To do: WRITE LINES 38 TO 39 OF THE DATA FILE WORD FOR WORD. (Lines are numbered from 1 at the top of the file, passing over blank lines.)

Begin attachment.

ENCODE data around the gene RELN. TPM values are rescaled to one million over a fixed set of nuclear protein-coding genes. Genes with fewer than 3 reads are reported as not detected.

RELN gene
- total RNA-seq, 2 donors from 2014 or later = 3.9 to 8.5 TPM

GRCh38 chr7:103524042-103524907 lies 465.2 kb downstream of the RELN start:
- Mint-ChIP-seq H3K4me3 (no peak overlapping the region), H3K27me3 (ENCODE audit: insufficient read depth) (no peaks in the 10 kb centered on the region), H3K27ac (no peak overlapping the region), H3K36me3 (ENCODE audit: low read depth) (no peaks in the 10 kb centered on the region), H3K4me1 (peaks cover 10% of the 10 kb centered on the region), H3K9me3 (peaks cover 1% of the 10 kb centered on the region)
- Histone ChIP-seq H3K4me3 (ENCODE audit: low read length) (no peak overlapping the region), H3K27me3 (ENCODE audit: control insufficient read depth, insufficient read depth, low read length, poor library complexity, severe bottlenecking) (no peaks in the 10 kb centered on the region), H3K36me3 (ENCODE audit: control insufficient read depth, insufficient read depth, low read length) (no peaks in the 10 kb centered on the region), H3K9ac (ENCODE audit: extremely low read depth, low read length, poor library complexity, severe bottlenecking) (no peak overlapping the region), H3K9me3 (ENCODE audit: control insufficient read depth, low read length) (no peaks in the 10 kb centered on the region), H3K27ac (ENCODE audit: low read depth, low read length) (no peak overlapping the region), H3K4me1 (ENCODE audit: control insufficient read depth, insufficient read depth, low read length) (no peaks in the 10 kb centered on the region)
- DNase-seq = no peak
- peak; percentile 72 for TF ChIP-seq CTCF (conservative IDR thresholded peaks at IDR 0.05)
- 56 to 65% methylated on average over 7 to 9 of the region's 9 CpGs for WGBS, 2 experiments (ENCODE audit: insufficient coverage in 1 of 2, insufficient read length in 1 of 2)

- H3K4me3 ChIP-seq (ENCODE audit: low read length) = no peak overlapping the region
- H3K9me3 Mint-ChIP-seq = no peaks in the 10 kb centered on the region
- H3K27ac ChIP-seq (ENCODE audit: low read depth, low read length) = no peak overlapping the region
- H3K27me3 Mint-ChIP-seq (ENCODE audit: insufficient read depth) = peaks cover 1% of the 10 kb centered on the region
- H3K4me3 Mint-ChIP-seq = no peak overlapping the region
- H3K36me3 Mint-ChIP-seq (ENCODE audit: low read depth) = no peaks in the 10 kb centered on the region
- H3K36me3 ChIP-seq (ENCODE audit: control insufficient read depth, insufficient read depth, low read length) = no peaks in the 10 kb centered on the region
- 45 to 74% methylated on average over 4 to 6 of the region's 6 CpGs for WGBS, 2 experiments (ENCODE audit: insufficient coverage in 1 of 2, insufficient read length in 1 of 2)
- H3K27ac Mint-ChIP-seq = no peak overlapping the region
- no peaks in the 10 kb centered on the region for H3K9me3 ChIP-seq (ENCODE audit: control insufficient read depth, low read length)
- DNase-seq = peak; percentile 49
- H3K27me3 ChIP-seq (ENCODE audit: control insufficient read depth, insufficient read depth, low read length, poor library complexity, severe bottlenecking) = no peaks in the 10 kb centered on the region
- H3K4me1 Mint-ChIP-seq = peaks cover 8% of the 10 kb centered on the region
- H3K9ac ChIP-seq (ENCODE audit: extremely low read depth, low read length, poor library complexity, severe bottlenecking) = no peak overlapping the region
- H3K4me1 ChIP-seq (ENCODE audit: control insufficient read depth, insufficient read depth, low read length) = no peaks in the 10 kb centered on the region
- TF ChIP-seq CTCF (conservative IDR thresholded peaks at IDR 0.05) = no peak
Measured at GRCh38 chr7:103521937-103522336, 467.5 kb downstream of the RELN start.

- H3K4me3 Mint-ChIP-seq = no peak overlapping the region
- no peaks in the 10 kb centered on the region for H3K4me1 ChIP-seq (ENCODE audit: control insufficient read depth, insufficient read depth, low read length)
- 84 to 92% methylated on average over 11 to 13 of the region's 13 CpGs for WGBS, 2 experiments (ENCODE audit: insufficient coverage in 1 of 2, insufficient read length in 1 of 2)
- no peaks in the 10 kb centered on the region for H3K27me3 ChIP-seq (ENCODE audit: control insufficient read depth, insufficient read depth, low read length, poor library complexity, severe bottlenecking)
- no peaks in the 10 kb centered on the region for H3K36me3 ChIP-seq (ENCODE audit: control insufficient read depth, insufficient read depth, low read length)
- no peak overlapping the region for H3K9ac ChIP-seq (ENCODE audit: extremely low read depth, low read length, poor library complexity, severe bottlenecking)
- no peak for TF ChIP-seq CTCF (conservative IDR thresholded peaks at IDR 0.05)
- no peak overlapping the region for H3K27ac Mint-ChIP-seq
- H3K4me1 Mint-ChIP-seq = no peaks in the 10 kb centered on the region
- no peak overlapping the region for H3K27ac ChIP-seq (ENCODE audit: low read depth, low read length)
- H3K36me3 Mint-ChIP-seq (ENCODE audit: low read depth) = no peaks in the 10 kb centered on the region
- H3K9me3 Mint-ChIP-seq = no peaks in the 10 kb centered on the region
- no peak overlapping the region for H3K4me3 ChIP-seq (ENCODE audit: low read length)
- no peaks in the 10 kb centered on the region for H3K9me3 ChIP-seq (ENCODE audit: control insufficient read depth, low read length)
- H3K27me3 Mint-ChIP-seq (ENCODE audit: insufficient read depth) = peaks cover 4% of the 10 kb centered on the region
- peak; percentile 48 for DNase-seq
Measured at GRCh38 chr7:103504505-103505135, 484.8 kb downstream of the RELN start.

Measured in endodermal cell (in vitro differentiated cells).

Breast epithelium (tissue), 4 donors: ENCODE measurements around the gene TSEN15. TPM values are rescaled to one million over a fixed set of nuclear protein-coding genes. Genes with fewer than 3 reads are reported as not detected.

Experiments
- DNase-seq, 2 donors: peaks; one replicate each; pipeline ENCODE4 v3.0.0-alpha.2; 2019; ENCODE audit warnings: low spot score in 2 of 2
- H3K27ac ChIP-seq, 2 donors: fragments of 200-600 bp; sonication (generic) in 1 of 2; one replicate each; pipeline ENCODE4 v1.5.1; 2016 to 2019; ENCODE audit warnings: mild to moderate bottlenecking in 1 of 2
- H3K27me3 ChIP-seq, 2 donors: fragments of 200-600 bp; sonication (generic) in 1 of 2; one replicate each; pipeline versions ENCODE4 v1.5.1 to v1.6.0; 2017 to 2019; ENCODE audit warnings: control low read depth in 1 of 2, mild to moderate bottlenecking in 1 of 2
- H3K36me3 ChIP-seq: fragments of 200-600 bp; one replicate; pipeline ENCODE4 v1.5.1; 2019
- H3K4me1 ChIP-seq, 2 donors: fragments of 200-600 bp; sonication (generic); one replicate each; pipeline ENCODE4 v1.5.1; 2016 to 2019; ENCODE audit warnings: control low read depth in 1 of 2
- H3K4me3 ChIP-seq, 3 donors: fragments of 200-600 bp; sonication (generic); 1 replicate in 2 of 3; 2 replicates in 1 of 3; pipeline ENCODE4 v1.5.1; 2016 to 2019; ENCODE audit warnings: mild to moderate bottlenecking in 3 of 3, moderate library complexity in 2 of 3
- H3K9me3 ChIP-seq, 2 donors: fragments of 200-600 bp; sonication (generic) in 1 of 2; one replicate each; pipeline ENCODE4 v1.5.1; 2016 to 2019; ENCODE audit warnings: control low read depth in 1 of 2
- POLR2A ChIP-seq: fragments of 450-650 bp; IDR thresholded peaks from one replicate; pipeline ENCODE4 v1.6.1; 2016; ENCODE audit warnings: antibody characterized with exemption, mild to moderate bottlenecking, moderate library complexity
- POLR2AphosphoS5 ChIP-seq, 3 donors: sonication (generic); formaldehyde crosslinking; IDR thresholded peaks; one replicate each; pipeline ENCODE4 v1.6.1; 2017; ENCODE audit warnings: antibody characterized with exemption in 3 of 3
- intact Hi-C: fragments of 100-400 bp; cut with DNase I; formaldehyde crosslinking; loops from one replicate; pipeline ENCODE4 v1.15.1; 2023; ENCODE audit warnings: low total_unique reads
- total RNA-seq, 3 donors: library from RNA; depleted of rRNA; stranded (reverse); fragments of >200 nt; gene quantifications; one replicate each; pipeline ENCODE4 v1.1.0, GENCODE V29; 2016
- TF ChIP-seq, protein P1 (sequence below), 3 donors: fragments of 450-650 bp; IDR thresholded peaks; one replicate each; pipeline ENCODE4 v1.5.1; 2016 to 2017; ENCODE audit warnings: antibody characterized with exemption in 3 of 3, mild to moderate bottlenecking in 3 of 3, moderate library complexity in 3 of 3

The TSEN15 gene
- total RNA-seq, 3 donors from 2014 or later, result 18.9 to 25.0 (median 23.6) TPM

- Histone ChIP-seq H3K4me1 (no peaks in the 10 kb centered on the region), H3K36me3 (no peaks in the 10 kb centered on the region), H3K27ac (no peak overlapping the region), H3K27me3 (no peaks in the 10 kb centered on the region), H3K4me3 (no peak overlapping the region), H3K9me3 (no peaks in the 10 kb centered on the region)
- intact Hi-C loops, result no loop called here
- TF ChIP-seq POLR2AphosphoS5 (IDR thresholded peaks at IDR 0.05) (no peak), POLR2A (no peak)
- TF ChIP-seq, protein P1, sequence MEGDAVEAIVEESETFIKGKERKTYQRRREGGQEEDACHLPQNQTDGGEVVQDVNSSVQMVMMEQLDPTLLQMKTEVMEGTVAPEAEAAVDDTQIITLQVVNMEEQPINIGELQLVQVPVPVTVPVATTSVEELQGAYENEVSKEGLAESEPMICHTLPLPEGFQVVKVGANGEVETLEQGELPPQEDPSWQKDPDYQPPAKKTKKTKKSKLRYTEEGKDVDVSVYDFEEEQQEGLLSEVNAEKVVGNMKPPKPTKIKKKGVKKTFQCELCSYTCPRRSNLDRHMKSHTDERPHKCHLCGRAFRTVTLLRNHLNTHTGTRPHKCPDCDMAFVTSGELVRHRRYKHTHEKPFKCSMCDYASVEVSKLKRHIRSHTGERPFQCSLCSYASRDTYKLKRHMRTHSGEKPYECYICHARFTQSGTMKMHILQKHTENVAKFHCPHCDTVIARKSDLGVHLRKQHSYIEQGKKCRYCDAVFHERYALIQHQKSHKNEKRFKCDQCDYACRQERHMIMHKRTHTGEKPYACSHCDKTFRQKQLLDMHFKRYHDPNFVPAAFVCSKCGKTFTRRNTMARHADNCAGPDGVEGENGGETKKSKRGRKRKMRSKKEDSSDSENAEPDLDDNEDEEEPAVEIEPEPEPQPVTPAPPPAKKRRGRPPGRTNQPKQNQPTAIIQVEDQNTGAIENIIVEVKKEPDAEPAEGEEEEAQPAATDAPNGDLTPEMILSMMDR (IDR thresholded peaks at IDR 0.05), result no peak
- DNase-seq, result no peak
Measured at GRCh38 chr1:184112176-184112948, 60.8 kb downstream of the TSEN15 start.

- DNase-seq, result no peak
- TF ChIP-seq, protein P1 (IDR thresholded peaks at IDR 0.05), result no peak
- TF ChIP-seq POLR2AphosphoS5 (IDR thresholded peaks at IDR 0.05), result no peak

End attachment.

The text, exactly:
- H3K9me3 Mint-ChIP-seq = no peaks in the 10 kb centered on the region
- no peak overlapping the region for H3K4me3 ChIP-seq (ENCODE audit: low read length)